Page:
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Owler / Holloways and Hideaways

Owler is a hand sewn calico cloak painted with foreshore mud and punctuated with stitched holes plugged with found sheep’s wool. It is approximately 154 cm x 170 cm extended. It was shown at OSR Projects alongside five of my clay smugglers talismans and work by Tom Sewell, Marcia Teusink, Dean Coates, Tracy Hill, and Nastassja Kimensky, as part of Od Arts Festival 2023. Alongside the exhibited work, I collaborated with Simon Lee Dicker on "Something to Hold Onto", where clay talismans inspired by mine were made by local schoolchildren and given to participants on "Holloways and Hideaways", two walks I was commissioned to research and lead over the Od Arts Festival period.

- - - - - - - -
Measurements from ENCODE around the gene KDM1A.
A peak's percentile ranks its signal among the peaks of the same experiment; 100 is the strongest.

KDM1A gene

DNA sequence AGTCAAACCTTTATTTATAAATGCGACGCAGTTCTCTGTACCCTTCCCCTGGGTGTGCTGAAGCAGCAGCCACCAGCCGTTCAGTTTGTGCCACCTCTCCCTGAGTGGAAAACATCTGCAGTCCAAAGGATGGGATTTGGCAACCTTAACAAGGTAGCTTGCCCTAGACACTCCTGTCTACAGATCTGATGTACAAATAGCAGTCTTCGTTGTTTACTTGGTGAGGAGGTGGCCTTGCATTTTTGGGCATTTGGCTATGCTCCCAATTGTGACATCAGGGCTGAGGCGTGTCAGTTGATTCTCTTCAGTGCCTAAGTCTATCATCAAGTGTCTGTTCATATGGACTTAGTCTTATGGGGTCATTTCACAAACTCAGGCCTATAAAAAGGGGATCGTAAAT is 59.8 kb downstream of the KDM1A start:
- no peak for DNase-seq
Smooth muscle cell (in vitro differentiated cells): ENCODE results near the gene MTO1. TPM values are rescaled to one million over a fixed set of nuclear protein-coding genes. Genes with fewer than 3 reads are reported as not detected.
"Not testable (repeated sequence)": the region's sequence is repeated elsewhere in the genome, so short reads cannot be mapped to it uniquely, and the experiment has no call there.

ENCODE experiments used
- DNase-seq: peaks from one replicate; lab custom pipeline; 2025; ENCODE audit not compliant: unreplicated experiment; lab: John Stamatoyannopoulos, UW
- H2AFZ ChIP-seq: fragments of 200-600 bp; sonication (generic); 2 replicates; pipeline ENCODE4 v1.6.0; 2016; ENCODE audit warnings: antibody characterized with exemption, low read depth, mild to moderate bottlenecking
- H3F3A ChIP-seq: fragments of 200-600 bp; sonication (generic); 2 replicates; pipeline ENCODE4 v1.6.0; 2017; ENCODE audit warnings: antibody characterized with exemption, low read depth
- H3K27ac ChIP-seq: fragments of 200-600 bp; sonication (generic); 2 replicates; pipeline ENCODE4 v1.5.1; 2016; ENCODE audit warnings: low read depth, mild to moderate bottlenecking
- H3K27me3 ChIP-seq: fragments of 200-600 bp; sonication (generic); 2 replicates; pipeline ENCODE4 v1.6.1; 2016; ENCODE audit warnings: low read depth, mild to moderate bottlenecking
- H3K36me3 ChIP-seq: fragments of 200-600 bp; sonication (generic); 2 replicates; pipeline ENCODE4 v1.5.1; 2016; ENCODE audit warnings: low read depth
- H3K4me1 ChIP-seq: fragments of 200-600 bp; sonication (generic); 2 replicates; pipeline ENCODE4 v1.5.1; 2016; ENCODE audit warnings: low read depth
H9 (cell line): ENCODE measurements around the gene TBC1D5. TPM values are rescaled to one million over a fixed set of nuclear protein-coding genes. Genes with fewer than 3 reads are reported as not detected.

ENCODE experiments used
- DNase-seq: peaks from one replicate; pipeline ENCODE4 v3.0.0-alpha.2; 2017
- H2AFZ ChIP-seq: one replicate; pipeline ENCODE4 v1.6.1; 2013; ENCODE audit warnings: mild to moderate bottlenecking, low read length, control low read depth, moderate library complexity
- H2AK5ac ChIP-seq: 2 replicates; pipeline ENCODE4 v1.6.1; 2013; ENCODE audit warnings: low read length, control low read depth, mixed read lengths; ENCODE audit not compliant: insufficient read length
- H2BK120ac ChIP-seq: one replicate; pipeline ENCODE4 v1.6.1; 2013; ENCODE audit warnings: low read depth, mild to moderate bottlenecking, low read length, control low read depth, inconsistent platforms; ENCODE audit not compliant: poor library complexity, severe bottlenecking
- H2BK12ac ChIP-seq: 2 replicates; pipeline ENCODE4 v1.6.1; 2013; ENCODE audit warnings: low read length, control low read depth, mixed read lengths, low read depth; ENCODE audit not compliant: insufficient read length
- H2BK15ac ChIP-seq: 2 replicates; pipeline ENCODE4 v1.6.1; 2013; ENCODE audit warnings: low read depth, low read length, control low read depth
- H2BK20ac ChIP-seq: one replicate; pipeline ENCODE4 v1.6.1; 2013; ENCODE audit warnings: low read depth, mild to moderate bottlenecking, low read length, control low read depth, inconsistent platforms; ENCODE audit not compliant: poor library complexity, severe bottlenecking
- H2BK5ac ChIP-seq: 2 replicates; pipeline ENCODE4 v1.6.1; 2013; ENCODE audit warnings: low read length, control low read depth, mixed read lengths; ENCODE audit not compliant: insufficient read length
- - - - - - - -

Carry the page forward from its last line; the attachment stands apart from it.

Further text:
I was nominated for Od Arts Festival by EOP at Eastside Projects, Birmingham. An earlier iteration of the Owler cloak was shown in "On Gossip and the Glamour" curated by Kate Knight at Touchbase, Folkestone, 2022.

Owling was a historical term for the smuggling of sheep or wool, and Owlers were so named because they operated at night. English fleeces were highly prized on the continent but between 1614 and 1825 the export of wool was forbidden. On beaches adjacent to sheep fields , smugglers loading goods at night would wear fleeces: if excise men came, the smugglers crouched down and pretended, in the dark, to be sheep and blend in with the flock. 

The Owlers cloak represents a poor man’s fleece, made from pieces of sheep wool found in fields adjacent to the sea. My photos also include one showing trying to learn from a flock how to look sheepish. 

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